Jacque Rupp is a social documentary photographer residing in Silicon Valley. She is curious and playful. Jacque finds beauty in everyday life. She can walk into a new situation and quickly connect and build trust with her subject, which she learned from constant moving and traveling since her early childhood. Photography has always played an important role in her life, both admiring the images of others and producing her own. The camera is a creative tool that allows Jacque to capture her experiences and share what she sees with her viewers.

Jacque picked up her first camera, a Rollei, in her teens and immediately fell in love with the entire process. She started with film, working in the dark room. She continued to develop her skills over the years–studying with many notable photographers and photojournalists including Nevada Wier, Catherine Karnow, Peter Turnley and Arthur Meyerson. Her work is inspired by Sebastião Salgado, Dorothea Lange, Reza and Henri Cartier-Bresson.

Jacque was an executive in the tech industry, responsible for recruiting top talent for many years. Interviewing and learning about people’s stories and “what makes them tick” fits directly into her style of photography. Jacque goes deep, looking to capture the human spirt by using layers, complexity, and emotion in her work.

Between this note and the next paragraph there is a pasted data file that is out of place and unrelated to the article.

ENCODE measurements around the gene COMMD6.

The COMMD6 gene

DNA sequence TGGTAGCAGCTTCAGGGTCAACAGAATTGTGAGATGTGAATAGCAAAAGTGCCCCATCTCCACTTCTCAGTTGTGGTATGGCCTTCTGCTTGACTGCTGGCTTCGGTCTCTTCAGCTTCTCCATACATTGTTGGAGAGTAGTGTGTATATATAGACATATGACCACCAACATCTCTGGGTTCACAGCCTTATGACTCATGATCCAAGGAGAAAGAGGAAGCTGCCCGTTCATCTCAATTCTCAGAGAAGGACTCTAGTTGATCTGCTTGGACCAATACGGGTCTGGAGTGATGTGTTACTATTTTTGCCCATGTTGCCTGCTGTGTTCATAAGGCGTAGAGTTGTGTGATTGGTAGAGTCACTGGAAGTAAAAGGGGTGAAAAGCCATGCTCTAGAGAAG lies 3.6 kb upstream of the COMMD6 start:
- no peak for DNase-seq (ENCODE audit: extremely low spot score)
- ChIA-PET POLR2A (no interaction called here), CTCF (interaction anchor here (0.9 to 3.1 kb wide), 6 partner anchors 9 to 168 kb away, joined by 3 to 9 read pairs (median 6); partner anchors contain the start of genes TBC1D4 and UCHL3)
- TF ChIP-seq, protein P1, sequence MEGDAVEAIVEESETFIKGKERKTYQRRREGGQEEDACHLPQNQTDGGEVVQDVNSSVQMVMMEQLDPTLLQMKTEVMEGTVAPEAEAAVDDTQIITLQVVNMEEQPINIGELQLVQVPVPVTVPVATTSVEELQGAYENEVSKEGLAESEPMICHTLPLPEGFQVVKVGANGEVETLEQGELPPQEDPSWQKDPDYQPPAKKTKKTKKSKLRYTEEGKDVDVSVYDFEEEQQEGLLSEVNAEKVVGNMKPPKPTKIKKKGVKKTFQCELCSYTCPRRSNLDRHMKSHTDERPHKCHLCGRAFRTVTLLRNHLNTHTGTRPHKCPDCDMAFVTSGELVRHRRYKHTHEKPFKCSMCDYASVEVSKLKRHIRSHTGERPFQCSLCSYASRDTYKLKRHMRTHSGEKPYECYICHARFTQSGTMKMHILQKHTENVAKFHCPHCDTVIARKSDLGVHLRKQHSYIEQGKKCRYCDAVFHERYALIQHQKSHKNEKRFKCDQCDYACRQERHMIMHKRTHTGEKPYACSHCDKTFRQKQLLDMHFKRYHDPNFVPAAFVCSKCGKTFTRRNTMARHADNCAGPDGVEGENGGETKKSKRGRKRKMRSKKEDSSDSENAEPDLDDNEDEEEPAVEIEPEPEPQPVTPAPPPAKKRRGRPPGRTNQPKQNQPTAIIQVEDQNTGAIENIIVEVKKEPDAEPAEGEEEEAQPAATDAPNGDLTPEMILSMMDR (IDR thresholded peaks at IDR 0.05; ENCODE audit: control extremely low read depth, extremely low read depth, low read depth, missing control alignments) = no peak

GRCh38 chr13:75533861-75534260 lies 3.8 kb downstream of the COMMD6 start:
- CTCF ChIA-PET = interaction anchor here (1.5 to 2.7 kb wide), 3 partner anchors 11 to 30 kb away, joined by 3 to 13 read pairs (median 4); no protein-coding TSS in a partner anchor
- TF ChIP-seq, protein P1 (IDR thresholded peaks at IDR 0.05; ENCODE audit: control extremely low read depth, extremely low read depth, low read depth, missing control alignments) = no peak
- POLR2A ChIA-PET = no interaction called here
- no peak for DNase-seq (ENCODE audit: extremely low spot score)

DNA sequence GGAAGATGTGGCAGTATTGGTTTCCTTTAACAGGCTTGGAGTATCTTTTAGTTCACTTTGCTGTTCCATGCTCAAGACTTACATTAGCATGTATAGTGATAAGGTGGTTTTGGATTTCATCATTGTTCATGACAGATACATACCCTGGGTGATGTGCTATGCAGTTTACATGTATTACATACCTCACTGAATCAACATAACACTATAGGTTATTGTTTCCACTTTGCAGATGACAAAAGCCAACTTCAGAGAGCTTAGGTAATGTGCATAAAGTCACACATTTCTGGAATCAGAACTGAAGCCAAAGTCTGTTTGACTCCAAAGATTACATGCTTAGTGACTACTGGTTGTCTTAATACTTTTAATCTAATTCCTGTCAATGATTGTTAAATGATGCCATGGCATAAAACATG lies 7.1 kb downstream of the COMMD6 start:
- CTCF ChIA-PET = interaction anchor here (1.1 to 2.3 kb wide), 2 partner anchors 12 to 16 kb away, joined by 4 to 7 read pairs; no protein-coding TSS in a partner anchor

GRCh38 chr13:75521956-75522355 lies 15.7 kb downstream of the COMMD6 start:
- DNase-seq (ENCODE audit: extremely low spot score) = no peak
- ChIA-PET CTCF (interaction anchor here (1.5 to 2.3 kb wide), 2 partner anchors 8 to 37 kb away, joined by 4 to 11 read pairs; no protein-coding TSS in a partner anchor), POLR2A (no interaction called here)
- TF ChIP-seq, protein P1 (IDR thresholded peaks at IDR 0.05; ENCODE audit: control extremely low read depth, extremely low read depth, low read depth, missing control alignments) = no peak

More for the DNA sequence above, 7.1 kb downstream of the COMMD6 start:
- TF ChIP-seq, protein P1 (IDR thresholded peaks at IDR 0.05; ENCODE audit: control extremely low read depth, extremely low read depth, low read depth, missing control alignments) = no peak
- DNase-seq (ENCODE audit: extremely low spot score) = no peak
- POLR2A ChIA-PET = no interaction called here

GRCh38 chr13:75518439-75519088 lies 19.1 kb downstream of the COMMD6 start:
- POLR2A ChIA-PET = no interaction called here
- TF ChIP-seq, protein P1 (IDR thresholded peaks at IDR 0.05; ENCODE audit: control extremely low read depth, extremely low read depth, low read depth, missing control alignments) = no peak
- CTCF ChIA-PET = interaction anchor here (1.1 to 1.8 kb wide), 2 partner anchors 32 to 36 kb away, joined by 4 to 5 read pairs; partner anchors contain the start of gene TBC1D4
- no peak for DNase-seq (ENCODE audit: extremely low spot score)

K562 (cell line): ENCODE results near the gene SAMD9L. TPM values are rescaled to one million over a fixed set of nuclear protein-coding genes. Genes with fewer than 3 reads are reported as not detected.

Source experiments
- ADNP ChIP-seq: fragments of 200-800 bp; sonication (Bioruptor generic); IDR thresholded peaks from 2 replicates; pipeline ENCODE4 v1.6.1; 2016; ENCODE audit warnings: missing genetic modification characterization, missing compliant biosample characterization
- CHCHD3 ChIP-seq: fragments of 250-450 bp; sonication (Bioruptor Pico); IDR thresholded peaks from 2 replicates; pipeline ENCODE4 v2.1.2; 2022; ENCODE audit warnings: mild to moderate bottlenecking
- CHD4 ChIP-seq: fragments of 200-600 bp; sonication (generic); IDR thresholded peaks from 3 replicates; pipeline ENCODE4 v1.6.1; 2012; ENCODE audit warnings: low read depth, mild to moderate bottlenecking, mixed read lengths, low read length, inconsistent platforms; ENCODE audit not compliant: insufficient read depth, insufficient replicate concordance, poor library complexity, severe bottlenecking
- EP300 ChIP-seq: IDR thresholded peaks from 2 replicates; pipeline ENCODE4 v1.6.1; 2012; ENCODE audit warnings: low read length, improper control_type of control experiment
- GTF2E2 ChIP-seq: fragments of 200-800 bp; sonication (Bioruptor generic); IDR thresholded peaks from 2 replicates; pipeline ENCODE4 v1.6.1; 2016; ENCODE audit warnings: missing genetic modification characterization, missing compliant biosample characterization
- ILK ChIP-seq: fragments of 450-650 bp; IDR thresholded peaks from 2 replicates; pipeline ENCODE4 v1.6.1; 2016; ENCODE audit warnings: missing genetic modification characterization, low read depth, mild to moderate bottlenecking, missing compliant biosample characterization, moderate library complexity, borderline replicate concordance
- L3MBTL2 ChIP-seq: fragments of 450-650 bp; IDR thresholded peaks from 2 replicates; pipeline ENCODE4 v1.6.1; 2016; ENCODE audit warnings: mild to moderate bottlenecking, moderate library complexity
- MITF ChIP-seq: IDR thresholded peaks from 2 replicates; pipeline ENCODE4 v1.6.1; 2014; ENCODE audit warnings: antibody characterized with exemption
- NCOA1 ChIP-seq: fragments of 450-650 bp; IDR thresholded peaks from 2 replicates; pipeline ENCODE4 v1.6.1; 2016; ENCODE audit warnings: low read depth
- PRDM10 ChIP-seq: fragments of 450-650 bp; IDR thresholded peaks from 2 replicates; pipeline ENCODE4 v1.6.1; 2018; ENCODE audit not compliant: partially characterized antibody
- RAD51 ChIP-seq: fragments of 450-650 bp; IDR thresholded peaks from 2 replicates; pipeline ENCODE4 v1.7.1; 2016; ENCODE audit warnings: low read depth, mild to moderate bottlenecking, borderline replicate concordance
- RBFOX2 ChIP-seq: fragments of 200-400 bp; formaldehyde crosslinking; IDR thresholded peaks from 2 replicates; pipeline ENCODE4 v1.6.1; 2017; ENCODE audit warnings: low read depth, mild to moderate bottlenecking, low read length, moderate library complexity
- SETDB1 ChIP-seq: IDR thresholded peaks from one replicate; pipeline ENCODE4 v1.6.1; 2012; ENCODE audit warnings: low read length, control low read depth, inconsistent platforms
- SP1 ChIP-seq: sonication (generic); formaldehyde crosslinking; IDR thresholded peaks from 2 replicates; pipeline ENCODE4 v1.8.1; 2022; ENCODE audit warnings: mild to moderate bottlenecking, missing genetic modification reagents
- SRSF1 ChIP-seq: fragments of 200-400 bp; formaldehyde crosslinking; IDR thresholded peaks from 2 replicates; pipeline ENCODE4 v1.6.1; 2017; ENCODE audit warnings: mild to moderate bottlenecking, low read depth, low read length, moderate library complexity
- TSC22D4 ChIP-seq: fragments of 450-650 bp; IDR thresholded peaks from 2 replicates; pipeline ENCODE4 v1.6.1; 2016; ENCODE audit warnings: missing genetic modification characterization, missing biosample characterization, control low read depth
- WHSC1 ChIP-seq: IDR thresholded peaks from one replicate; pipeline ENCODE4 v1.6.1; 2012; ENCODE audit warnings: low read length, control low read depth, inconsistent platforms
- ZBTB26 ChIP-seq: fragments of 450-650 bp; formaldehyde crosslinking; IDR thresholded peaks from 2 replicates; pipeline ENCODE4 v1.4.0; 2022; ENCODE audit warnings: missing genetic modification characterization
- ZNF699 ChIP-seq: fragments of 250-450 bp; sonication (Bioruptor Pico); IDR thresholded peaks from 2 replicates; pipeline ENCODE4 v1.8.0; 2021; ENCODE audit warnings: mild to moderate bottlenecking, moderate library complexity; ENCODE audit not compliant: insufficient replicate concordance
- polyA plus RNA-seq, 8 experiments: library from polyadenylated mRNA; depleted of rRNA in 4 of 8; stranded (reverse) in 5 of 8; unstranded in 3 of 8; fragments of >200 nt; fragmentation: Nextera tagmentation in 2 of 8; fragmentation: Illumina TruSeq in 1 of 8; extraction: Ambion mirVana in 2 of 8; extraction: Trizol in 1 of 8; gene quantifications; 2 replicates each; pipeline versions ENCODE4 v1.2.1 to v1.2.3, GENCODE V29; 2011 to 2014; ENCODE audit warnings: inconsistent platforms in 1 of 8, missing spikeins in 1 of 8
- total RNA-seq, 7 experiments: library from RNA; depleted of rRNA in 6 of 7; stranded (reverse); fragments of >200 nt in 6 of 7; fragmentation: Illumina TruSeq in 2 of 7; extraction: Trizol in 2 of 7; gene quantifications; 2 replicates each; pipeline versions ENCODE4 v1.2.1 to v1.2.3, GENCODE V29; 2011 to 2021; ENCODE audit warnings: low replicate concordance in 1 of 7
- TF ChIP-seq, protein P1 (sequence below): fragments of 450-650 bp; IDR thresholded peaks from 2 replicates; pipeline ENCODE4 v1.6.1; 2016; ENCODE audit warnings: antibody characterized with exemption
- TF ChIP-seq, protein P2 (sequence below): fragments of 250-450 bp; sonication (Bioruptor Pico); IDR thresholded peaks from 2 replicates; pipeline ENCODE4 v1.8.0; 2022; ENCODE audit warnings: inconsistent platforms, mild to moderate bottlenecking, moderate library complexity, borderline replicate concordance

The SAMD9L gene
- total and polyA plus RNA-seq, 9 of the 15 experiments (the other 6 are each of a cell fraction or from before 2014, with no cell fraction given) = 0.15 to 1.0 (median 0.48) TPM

She is currently a photography assistant to Mark Tuschman working on the “Immigrants are US” project. This project includes interviews and photographs of over 100 immigrants from all walks of life, creating a traveling photo essay to share their stories of resilience and courage in the difficult current political environment.

Artist’s Statement

It’s always about the people. It’s very personal for me. I’m drawn by intensity, intimacy and authenticity in my subjects.

I look for a face that is lived in, a spirit I can connect with, a truth that is shared. Age does not matter. I am always seeking a sense of place, and I push hard to instill emotion into my storytelling.

I am curious about different cultures, here and abroad, and search for interesting visual stories that tell us something about everyday people in everyday life. I engage with my subjects, and for a brief moment have a shared experience, and in a sense become a part of their world. I want you, the viewer, to experience this as well. I consider this “moment” to be an honor, and accordingly treat my subjects with the utmost dignity and respect. I strive to show common humanity and the universal spirit that binds us.

We often have an initial sense of fear around differences and dissimilarity between people. I endeavor to have my viewer follow my path, move through this fear and replace it with a sense of truth and wonder. When this happens, a simple connection is often born, and that provides me with a sense of fulfillment in my art.